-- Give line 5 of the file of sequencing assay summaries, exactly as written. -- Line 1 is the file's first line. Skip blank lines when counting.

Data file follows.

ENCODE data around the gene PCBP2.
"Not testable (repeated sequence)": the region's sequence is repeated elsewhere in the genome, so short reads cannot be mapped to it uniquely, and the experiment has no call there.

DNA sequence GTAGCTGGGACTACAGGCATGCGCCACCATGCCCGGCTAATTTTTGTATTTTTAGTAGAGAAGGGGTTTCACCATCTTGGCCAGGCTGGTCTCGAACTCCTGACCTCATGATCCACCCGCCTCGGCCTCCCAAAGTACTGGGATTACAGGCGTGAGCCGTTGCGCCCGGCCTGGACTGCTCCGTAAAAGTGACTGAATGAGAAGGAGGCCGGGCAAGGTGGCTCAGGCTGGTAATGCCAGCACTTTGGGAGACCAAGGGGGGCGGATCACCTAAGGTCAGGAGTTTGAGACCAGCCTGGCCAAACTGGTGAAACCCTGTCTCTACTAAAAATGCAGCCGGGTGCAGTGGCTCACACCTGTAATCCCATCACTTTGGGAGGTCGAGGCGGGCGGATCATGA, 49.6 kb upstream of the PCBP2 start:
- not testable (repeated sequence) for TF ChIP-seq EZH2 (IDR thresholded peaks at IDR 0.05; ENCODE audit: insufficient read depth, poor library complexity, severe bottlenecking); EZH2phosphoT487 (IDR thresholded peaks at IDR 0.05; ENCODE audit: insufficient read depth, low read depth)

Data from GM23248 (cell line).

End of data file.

Data from GM23248 (cell line).